This raises a major concern in relation to the select committee's inquiry. I think all members of the House would realise that the Ombudsman and the Auditor-General, because of the structures that we have created in the Parliament with the controls over their appointment and their answerability to the Parliament, have distinct roles. They have been created as individual institutions to operate independently to obtain information and act on it. If we make them the subject of direction, we undermine the integrity of two institutions that provide important checks and balances against the excesses of Executive Government. Basically, the resolution of the Legislative Assembly seeks that those two institutions of the community act outside their statutory charter.
The Hon. M. R. Egan: They are institutions of the Parliament.
The Hon. J. P. HANNAFORD: Yes, and I am making it clear to the Parliament that the institutions that the Parliament has created - the Ombudsman and the Auditor-General - under the statutory charters that they have, act independently and provide independent advice. They are unable to provide the assistance to the select committee which it is clear the resolution of the Legislative Assembly seeks that they provide.
The Hon. M. R. Egan: The resolution in the Assembly seeks assistance from the Government by means of legislation.
The Hon. J. P. HANNAFORD: I make it abundantly clear that I, as the Attorney General, in providing advice to the Government would be loath to recommend to the Government that the independence of those two institutions should be undermined in any way.
The Hon. M. R. Egan: The proposal does not seek to do that.
The Hon. J. P. HANNAFORD: The honourable member for South Coast, Mr Hatton, as the designated chairman of the select committee, and the honourable member for Bligh, as the person who instigated the institution of the committee, must address their minds to determining the powers and role of that particular committee. It is clear that the resolution establishing that committee is fundamentally flawed and that the committee, as it is proposing to act, is unable to pursue the charter that the Assembly gave it in relation to its interrelationship with the Ombudsman and the Auditor-General.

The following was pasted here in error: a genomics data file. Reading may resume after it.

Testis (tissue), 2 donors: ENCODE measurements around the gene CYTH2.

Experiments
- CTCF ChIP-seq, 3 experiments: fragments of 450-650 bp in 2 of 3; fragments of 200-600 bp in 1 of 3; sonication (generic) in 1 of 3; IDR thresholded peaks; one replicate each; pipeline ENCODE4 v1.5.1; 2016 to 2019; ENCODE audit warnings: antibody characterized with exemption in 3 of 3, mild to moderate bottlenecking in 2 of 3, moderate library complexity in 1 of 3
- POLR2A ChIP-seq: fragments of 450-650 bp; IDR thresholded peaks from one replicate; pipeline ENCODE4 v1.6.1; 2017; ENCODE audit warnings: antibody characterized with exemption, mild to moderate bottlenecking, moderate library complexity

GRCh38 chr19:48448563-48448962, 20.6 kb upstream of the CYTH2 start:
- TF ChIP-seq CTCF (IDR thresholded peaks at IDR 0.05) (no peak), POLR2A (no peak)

Given the serious flaw in the resolution of the Legislative Assembly in establishing that select committee, I now place the onus back on that committee, through its chairman, and indeed upon the honourable member for Bligh, who moved the motion, for the matter to be reconsidered in detail before spurring on that House to pass a an ill-considered motion. The Parliament through the Public Finance and Audit Act has established a role for the Public Accounts Committee to pursue certain investigations directly in line with what was intended by that particular select committee, as proposed by the Assembly. The Leader of the Opposition should know, because he was one of the leading chairmen of the Public Accounts Committee. In fact, a number of significant reforms in the structure of government were the result of the efforts of the Public Accounts Committee during the chairmanship of the Hon. Michael Egan. The honourable member knows full well that what I am saying is correct.
The Hon. M. R. Egan: It was a distinguished chairmanship.
The Hon. J. P. HANNAFORD: I would not go so far as to say that the Hon. Michael Egan was distinguished - do not put words in my mouth. Clearly a fundamental issue to be addressed by the Labor Party, and also by the Independent members in the lower House, is that the Parliament - that is both Houses of the Parliament - has established a parliamentary procedure to pursue investigations of the type envisaged in the debate in the lower House. A select committee has been established but it is fundamentally flawed. The Labor Party and the Independents in the other Chamber should re-assess their position in relation to the role of that particular committee. After having reconsidered the matter the committee is able to function, or require the Public Accounts Committee, which is in fact the appropriate forum to pursue this particular investigation, to inquire into the matter.
The Hon. M. R. Egan: It is a cover-up.
The Hon. J. P. HANNAFORD: The Leader of the Opposition says it is a cover-up. He is in fact casting a distinct and direct slur on all the members of the Public Accounts Committee. Last week I received nods of approval from all honourable members when I said that no one has ever impugned the integrity or role of the Public Accounts Committee. This former chairman of the Public Accounts Committee is the first person to cast an aspersion on the integrity and independence of that committee. The honourable member will be condemned by his own colleagues for having done so.
Other problems would include the absence of powers to compel witnesses to give evidence in any inquiry conducted by the Ombudsman or the Auditor-General outside his statutory charter, and complications with the protection of those officers and of anyone providing them with information from liability in defamation.